A musician who hailed from the Northwest — and called Olympia home for nearly a decade — was among 36 people who died in a fire Dec. 2 at an underground music venue in Oakland, California.
Joseph Matlock, 36, of Oakland, was on a list of victims released Thursday by the Alameda County Sheriff’s Office Coroner’s Bureau. He was better known as Joey Casio and also performed under the name Obsidian Blade.
Earlier in the week, authorities confirmed that another man with local ties, Edmond Lapine, 34, also died in the blaze. Lapine was a 2008 graduate of The Evergreen State College and a former intern at K Records in Olympia.
“I resigned myself to knowing that he died doing what he loved: listening to music,” his father, Bob Lapine of Ogden, Utah, told The San Francisco Chronicle.
He described his son as a gentle soul.
“Edmond was the type of person — when you met him, he was genuine, he was honest, and he just loved people,” Bob Lapine told the Deseret News newspaper in Salt Lake City. “He was very, very accommodating.”
Casio recorded several singles with K Records. He grew up in Vancouver, moved to Olympia in the late 1990s or around 2000, said Calvin Johnson, founder and owner of the label. Casio moved from Olympia to Portland about 2011, according to Johnson.
Casio and Lapine were good friends, Johnson said.
Casio returned to Olympia for a while, but then headed to Oakland. Johnson described Casio as “a real institution for Olympia” who once lived in a well-known punk house known as The Red House.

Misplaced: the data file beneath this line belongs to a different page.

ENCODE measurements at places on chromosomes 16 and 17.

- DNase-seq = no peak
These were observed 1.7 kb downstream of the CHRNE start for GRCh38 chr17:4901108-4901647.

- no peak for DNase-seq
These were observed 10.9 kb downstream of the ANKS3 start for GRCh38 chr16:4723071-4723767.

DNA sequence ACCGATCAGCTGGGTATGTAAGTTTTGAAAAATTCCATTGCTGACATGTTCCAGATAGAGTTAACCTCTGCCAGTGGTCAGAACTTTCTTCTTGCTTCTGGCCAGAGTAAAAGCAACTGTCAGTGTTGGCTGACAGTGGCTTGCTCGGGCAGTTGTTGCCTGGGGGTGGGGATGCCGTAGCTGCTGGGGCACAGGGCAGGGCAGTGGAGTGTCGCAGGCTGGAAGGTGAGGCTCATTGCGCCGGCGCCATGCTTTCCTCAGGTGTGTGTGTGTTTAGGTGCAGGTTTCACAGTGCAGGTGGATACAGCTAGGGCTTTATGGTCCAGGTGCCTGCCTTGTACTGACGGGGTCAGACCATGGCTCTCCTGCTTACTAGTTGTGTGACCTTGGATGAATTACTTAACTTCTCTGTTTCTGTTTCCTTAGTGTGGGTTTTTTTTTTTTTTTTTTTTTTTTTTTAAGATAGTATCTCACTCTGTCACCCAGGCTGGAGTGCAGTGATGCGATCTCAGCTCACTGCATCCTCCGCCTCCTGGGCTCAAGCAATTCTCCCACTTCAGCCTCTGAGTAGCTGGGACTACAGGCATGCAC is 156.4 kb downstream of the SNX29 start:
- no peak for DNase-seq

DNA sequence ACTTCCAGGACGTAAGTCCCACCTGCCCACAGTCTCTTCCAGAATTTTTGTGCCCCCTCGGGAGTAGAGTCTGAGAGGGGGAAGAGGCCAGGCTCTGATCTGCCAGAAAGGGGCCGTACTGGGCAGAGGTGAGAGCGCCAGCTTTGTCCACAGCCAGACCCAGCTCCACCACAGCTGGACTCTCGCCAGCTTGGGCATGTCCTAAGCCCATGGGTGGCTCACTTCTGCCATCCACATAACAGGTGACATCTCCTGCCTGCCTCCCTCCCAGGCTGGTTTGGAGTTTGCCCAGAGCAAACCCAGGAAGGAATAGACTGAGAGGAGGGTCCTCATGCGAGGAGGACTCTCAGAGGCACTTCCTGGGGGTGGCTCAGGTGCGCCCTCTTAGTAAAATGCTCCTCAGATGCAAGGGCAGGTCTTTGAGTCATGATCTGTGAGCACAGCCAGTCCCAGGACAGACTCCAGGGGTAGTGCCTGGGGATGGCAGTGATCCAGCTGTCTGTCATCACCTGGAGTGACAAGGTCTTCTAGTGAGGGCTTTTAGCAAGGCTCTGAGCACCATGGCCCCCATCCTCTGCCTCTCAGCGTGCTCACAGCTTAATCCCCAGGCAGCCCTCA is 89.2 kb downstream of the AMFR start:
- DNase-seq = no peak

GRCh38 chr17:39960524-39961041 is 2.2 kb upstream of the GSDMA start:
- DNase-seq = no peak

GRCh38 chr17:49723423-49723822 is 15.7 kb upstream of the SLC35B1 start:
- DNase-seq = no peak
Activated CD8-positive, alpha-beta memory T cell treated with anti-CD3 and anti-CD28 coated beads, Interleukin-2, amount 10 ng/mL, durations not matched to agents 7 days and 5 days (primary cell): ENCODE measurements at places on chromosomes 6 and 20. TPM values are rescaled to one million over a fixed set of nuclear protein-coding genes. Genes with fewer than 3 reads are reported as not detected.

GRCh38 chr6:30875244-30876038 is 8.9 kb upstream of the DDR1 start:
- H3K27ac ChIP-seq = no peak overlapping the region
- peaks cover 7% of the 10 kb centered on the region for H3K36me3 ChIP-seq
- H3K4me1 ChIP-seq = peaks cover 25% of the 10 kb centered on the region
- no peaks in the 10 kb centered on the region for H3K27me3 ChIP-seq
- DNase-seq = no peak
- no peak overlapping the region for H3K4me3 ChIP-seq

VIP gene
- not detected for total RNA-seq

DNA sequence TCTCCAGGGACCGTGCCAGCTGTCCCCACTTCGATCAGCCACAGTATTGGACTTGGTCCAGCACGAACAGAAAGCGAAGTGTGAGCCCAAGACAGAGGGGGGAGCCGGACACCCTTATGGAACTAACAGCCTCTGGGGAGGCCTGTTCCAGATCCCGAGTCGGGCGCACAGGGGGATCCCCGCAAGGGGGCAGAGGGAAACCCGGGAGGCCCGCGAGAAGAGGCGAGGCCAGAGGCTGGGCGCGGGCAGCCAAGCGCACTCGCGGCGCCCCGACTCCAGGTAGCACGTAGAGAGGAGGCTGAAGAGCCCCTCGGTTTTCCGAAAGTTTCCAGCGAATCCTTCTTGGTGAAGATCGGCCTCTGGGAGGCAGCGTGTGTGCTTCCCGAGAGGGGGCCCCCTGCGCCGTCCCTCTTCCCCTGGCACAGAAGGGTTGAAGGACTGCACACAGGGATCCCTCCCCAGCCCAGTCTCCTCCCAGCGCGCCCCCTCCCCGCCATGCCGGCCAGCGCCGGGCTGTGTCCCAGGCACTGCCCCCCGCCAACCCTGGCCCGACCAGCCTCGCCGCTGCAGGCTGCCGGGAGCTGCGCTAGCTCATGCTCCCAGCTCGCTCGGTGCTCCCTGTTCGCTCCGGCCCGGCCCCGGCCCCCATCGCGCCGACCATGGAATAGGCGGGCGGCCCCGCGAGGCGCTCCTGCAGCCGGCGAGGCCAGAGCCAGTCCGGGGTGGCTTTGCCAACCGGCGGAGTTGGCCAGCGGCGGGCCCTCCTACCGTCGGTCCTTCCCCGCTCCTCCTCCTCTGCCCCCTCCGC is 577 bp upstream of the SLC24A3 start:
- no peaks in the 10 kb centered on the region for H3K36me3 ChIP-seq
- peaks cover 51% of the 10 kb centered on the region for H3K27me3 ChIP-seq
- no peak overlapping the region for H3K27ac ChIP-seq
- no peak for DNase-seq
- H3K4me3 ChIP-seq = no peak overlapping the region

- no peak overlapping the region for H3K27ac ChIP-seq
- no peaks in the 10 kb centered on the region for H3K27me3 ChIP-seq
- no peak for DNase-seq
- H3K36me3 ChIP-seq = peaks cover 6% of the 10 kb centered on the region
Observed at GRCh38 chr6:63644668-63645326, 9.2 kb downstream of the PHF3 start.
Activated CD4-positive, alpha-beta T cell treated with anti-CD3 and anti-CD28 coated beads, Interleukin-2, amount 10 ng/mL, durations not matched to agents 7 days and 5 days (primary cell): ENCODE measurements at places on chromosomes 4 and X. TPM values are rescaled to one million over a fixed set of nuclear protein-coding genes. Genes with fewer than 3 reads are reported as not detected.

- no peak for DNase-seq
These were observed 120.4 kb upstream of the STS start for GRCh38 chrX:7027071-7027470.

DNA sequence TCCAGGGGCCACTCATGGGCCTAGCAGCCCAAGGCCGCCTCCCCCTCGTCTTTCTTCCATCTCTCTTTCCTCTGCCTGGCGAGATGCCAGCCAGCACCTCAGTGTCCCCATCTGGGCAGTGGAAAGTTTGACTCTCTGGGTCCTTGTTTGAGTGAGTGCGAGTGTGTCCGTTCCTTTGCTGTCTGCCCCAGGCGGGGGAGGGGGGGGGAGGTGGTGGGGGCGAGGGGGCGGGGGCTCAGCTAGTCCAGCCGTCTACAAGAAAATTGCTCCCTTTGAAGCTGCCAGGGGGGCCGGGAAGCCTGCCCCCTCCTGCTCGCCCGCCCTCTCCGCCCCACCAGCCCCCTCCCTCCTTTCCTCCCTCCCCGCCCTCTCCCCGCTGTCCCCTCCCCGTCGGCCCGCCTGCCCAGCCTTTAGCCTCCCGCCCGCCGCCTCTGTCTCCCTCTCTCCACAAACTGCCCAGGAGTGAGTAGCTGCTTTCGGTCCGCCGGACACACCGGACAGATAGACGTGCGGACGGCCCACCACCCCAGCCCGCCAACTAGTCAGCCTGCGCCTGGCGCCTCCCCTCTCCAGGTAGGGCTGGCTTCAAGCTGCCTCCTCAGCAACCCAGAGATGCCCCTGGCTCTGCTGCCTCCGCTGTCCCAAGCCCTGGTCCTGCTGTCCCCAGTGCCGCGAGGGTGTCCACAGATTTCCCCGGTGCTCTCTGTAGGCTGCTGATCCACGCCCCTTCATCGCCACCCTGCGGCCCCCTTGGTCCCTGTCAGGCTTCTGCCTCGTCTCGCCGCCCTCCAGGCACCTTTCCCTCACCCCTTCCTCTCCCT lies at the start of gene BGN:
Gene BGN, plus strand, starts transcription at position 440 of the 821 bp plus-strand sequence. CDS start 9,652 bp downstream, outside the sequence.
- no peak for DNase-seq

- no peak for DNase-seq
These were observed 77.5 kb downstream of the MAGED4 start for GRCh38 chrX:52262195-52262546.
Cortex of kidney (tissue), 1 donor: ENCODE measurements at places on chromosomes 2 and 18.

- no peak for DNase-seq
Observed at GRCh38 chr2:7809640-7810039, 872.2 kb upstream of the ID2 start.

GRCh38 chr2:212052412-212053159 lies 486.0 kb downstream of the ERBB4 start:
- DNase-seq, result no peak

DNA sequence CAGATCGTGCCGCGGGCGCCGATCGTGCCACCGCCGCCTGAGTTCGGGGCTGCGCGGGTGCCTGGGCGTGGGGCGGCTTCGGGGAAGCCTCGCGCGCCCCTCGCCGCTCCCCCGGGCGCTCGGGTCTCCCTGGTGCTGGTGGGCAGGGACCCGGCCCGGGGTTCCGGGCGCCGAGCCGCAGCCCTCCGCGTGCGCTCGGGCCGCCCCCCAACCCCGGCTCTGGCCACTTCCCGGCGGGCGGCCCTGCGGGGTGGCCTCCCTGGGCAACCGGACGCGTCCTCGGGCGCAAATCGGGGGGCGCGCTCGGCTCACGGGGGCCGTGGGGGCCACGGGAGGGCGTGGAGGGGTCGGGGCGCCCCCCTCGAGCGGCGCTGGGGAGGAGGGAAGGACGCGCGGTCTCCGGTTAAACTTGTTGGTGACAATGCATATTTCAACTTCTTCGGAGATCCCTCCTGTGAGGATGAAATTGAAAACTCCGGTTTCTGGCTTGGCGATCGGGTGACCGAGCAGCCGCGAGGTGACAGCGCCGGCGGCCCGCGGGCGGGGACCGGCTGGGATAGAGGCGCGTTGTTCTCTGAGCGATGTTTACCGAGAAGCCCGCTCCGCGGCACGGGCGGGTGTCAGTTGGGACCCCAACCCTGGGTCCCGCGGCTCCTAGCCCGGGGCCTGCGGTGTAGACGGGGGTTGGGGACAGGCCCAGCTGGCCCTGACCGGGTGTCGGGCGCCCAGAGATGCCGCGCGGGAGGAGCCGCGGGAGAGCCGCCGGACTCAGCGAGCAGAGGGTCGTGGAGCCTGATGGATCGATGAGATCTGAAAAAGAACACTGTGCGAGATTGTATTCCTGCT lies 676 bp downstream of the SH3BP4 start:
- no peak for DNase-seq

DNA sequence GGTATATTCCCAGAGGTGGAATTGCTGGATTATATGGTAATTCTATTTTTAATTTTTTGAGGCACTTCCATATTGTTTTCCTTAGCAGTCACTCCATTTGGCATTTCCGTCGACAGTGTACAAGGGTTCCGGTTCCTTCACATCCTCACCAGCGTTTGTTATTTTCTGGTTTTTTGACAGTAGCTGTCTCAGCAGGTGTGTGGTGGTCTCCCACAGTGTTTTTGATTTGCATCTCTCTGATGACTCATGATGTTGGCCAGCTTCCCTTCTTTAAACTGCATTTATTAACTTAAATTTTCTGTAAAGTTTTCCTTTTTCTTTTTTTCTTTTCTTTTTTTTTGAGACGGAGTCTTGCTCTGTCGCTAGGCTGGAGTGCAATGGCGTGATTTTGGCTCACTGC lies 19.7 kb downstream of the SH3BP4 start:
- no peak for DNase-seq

“He’s such a sweet, mild-mannered person,” Johnson told The Olympian this week. “When he gets on stage, this other thing comes out, and it’s just wild and fun.”
John Matlock, Casio’s father, attended a gathering in Oakland at which he quoted a few lines from one of his son’s songs that said “Share the cup, spare the sword,” and urged people to put others first.
Matlock told the crowd he and his wife were hurting, and noted that they were one part of their son’s family and the music community was another part of it.
“We loved Joey,” he said, “and we love all of you.”
The Bureau of Alcohol, Tobacco, Firearms and Explosives is investigating the source of the fire, which is the country’s most lethal building fire in more than a decade.
“ATF is looking at every possible source of ignition,” Special Agent in Charge Jill Snyder said Thursday in a news release from the city of Oakland. “There is no timeline for the conclusion of the investigation. ATF experts will be on scene for possibly several more days examining physical evidence. The analysis of data and interviews may take several weeks.”
The Associated Press contributed to this report